Pensions even at much lower max payout rates may have a place in the future.

Anonymous said...

Because I have a substantial TCP-1 pension, I was able to keep 60 -70% of other investments in equities, benefiting well from the 2008 - 2017 rebound. If personal investments were my primary pension source, I probsbly would have stayed with 30% in equities, losing about 1/2 of the 2011 -2017 appreciation, as a risk reuction as hedge against a large late in life market loss.

In my particular situation, I think my 85% pension in TCP-1 gives me more payout than the 75% payout that I would have frozen into UCRS TCP-2, plus 4 years of LLNS TCP-2 401k deferred compensation about, 45% of final salary, growing at the invested capital rate. Over the six years that have been retired, I would have likely exhausted the 401k account making up the difference in the two pension payouts.

It is not appropriate to generalize this retrospective. Each conclusion depends on the details of each particular situation.

Anonymous said...

The one huge advantage to TCP -2 is that some senior folks who would otherwise age out of TCP-1 benefits at 100% and been " forced" into an earlier retirement they did not want. I might still be working and double dipping ( salary and TCP-1) at 66 if I selected TCP -2. But I was tired,and ready for a much deserved break. No regrets.

I sincerely thank the UC financial wizards who setup UCRS early in the last

newmexicopanda said...

Is a pension more expensive? For the same contributions? For example the lab contributes 11.5% ....
December 4, 2017 at 8:00 PM

Doing a little google search about the typical employer contributions, I found
the following website: http://www.foxbusiness.com/features/2017/07/17/u-s-companies-have-new-401-k-fix-spend-more.html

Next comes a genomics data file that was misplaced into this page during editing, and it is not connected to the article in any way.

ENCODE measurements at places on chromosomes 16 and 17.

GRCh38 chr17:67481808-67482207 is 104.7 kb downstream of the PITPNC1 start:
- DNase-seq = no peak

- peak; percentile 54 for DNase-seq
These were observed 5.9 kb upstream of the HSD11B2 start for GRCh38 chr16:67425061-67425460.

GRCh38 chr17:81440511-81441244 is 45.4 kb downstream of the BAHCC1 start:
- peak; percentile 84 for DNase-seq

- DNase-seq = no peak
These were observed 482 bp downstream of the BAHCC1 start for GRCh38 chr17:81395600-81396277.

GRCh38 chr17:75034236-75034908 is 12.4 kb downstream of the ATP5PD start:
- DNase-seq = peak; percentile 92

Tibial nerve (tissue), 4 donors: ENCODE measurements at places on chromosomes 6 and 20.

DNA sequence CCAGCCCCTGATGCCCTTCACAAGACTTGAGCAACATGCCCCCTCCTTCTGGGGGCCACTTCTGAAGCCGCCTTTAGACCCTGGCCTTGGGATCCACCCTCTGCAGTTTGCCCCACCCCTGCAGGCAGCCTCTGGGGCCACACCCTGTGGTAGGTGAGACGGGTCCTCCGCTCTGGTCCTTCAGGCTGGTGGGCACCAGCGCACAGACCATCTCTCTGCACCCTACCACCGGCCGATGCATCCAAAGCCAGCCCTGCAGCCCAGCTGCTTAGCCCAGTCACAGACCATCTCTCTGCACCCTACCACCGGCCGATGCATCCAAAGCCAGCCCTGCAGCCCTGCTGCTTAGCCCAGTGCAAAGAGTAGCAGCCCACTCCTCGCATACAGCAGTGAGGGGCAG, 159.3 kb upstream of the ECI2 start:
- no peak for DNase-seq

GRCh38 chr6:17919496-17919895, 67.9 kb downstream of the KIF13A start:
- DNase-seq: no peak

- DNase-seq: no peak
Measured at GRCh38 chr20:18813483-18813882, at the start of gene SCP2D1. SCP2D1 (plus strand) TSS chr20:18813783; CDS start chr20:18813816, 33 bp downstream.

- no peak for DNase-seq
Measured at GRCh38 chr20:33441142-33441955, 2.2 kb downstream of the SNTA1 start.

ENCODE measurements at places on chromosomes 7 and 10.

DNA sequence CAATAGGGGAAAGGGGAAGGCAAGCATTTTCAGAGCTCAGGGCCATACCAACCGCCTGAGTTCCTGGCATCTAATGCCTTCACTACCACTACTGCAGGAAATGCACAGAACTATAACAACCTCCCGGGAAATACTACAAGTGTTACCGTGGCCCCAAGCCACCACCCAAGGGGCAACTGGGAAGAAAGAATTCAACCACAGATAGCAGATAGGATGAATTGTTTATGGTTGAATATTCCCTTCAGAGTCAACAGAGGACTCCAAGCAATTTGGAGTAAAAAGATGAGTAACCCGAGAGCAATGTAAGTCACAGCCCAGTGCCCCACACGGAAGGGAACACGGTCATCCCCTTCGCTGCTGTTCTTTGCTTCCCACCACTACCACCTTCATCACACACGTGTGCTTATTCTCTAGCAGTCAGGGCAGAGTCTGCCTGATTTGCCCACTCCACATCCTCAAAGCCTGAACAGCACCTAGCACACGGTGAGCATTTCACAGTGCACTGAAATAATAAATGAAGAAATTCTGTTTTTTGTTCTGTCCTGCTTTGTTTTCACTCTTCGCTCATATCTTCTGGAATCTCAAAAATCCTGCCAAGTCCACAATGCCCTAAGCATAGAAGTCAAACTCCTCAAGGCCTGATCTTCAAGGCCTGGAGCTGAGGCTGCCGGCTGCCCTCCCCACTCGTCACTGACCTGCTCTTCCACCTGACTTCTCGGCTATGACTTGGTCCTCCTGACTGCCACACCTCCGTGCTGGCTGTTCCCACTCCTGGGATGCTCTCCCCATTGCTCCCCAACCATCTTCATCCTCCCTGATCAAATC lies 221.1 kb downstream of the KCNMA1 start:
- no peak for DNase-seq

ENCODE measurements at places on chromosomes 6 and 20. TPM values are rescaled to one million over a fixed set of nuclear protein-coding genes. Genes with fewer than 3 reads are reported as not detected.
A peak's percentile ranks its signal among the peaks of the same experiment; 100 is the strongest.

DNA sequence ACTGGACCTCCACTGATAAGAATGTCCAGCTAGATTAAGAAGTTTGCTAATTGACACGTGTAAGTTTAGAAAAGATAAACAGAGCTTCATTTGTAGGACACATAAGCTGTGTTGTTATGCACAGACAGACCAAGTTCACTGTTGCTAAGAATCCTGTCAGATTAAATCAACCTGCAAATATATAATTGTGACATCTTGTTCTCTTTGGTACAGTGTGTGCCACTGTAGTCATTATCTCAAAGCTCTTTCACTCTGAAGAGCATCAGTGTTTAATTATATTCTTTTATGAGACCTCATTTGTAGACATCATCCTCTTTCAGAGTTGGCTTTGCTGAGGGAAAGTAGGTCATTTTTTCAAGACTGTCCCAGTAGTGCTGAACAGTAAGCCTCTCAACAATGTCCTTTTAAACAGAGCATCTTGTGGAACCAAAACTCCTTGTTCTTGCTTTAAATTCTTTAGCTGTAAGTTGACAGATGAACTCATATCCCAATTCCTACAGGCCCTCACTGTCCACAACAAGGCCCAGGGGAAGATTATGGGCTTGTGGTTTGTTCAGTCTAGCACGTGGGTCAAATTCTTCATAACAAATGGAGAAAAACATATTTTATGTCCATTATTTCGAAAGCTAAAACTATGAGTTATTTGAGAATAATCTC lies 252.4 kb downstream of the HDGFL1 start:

where the average contribution is shown as 4.7%, less than half of what you quote. (BTW I stopped there, that was the first one which came up)
I certainly agree with your statement about companies having to pay in and not writing some promissory notes

Anonymous said...

It all depends on your situation. I chose TCP-2 and double dipped for 2 years and put $100,000 into my emergency fund. Parlayed my 11.5% matching funds over 8 years into a $500,000 nest egg in my 401k to supplement my TCP-2 retirement and still have my $1,500,000 in my 403b account. TCP-2 retirement plus $60,000 a year from investments = $120,000 a year with no debt. Life is sweet, thanks UC.

Anonymous said...

Played correctly, TCP2 can meet the retirement returns of TCP1 and has the strong added bonus that it is your money so you can pass anything left after your die as inheritance to your kids. Giving the declining wages and higher taxes that will be needed in the future, that's a mighty big plus to help out your family.

Anonymous said...

There is one small thing you guys are missing on TCP-2. It all hinges on the stock market. I knew someone who took a lump sum ($1.5M) just before the last stock market dip and he lost 80% of his money....overnight. He's still working today. I sleep better not have my eggs in the stock market. You can leave your money to your kids, if there is money there to leave.

Anonymous said...

Life is sweet, thanks UC.

December 7, 2017 at 6:47 AM

I wouldn't give too much accolades to UC, especially those managing the UC pension. It has an unfunded liability of $16B. That right $16,000,000,000. Folks living off the UC pension have blinders on. That pension is near collapse.

Anonymous said...

I wouldn't give too much accolades to UC, especially those managing the UC pension. It has an unfunded liability of $16B. That right $16,000,000,000. Folks living off the UC pension have blinders on. That pension is near collapse.

December 9, 2017 at 8:58 PM

Ah, no not even close. Your hate for UC is starting to distort reality for you. What is wrong with you?

Anonymous said...

The California population will keep on growing, and they will keep on adding UC campuses to accommodate, and the contributors to the UC pension will keep on multiplying, and all will be good!